Read The Master Spy: The Story of Kim Philby by Phillip Knightley Free Online
Book Title: The Master Spy: The Story of Kim Philby|
The author of the book: Phillip Knightley
Date of issue: March 25th 1989
ISBN 13: 9780394578903
Format files: PDF
The size of the: 9.93 MB
Edition: Alfred A. Knopf (NY)
Read full description of the books The Master Spy: The Story of Kim Philby:Bought this at a second-hand bookshop in Brisbane, because Philby was one of the Cambridge Four, and I loved the TV Show Cambridge Spies. The real story of Philby as presented in this book is even more thrilling than the TV (although the "Four" were far less connected in real life, which spoils the story a little). And of course, the focus is on Philby, rather than split between them, although Burgess, MacLean and Blunt all get their moments (less Blunt than I would have liked, but that's just the influence of Sam West.)
It was a rapid read: bought on Saturday, finished by Sunday evening, despite the fact that most of Saturday afternoon and evening were taken up by a wedding and a reception. The writer - Phillip Knightley, who explains how he ended up working on the project and meeting with Philby - is perfectly happy to add the occasional editorial comment on Philby's actions, and on contradictions that he can see that Philby cannot. It's certainly not a haigiography, although Knightley has a great deal of respect for Philby.
It's a purchase that I'm very glad I made.
Read information about the authorPhillip Knightley was a special correspondent for The Sunday Times for 20 years (1965-85) and one of the leaders of its Insight investigative team. He was twice named Journalist of the Year (1980 and 1988) in the British Press Awards. He and John Pilger are the only journalists ever to have won it twice.
He was also Granada Reporter of the Year (1980), Colour Magazine Writer of the Year (1982), holder of the Chef and Brewer Crime Writer’s award (1983), and the Overseas Press Club of America award for the best book on foreign affairs in 1975 (The First Casualty).
He has lectured on journalism, law, and war at the National Press Club, Canberra, ACT; the Senate, Canberra, ACT; City University, London; Manchester University, Queen Elizabeth College Oxford, Penn State, UCLA, Stanford University, California; the Inner Temple, the International Committee of the Red Cross, and at the Royal Military Academy, Sandhurst. He is a patron of the C.W. Bean Foundation, Canberra ACT.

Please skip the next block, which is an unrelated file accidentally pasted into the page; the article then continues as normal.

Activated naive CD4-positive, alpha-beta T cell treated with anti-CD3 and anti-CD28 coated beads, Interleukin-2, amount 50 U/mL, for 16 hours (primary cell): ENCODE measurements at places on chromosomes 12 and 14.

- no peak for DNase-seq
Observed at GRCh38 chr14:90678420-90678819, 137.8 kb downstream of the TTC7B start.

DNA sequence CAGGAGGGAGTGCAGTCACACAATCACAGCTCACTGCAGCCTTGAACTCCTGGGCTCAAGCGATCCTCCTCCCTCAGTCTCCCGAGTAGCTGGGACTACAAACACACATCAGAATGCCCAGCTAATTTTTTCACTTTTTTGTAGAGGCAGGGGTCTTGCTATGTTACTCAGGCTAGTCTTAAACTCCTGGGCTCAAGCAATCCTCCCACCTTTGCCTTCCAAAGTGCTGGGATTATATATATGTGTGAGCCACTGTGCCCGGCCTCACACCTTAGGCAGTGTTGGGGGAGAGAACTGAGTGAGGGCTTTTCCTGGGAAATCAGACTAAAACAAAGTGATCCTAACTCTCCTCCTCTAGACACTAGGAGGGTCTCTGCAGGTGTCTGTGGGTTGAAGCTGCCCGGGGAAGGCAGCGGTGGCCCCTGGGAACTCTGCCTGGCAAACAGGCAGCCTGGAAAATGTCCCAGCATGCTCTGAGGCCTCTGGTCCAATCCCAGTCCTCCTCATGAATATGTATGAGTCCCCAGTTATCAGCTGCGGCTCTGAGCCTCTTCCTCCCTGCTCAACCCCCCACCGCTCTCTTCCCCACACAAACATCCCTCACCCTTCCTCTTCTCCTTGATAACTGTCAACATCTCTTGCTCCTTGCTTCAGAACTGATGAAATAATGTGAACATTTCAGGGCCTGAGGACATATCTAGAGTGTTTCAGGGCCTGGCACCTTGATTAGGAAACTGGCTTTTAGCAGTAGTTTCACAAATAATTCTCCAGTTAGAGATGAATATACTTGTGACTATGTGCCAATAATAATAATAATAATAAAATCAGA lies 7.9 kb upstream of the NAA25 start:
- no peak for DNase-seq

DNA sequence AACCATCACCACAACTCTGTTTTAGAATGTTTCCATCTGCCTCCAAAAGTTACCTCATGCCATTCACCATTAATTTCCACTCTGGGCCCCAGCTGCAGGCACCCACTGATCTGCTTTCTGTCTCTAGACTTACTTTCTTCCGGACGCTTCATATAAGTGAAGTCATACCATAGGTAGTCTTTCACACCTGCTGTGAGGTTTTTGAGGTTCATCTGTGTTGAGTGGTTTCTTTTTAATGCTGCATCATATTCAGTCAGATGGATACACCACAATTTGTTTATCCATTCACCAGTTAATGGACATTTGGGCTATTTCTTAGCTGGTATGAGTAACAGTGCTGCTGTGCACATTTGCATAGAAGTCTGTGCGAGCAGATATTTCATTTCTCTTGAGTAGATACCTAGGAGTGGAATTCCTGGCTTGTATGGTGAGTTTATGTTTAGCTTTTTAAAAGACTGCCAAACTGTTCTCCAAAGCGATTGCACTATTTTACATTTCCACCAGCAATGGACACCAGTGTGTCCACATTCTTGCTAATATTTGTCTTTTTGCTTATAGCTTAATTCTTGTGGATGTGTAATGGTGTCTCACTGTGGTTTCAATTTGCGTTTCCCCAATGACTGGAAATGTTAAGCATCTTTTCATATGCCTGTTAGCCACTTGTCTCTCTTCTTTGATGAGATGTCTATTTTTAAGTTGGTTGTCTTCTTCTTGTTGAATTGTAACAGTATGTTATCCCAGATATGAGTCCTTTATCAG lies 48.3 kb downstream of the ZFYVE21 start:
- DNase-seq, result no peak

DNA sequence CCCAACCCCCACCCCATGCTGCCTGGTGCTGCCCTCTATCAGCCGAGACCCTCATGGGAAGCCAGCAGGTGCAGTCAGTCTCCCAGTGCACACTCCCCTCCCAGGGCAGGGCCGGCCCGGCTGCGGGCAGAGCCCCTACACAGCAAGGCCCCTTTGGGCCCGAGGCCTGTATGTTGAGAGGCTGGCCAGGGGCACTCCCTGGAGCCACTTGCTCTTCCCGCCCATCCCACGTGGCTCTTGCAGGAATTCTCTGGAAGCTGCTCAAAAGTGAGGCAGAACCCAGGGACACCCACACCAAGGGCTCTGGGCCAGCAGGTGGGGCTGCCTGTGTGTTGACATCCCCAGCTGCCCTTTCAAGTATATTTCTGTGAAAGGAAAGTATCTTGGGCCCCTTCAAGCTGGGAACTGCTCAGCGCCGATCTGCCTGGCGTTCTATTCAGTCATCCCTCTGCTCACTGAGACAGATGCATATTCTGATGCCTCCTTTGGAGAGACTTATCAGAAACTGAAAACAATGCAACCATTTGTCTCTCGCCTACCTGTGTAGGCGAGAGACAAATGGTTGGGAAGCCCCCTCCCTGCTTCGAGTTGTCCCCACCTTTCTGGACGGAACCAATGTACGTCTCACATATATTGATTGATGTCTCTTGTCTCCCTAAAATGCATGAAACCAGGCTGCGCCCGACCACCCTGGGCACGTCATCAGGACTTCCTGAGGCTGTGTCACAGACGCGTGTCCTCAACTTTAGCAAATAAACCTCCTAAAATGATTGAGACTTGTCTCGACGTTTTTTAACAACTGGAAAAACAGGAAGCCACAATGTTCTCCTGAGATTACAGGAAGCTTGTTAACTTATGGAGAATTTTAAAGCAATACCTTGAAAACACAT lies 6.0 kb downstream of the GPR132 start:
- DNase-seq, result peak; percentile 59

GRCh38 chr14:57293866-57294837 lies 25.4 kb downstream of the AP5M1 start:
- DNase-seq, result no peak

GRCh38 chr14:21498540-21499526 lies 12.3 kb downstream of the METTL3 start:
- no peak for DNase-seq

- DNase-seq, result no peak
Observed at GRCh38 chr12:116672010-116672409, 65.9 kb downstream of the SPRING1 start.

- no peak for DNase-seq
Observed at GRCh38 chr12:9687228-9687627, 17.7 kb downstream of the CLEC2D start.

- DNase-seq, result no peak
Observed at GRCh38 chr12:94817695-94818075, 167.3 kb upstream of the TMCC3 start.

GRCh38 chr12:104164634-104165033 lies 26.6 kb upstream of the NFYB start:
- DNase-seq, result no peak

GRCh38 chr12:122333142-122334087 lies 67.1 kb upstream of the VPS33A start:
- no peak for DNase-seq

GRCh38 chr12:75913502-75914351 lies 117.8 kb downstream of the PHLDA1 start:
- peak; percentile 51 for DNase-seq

His two main professional interests have been war reporting and propaganda and espionage. In more than 30 years of writing about espionage he has met most of the spy chiefs of most of the major intelligence services in the world. He dined with Sir Maurice Oldfireld, head of MI6. He lunched with Sir Dick White, head of MI5 and MI6. He corresponded with both. He lunched with Harry Rositzke, head of the CIA’s Soviet bloc division. He lunched with Lyman Kirkpatrick, the CIA’s Inspector-General. He dined with Leonid Shebarshin, head of the KGB. He lunched with Sergei Kondrashov, chief of KGB counter-intelligence. He had drinks with Markus Wolf, head of East German intelligence. He spent one week in Moscow interviewing the notorious British traitor, Kim Philby. He helped KGB general Oleg Kalugin write the outline for his book. He has met dozens of officers and agents from all sides and has written many articles on espionage. Few writers today have his depth of knowledge of the international intelligence community.
Phillip reviews non-fiction books for The Mail on Sunday, The Sunday Times, The Independent (London) and The Australian’s Review of Books and The Age (Australia). He was a judge for Canada’s Lionel Gelber Prize, the world’s biggest for the best book on international relations. He is European representative of the International Consortium of Investigative Journalists, Washington DC.
He is involved in the the Indian literary and publishing scene and has written columns for several leading Indian newspapers and magazines.
He presented the war reporting documentary to mark the 30th anniversary of This Week; a half-hour documentary on truth for schools’ television; has reviewed the papers for BBC Breakfast TV and many What the Papers Say. He has appeared in many documentaries in Britain, Canada and Australia. He is a judge for Canada’s Lionel Gelber Prize for the year’s best book on international relations ($50,000). He is on the management committee of The Society of Authors, London.
Phillip was born in Australia but has worked most of his life in Britain. He now divides his time between Britain, Australia and India. He is married with three grown-up children and relaxes by playing tennis most days.
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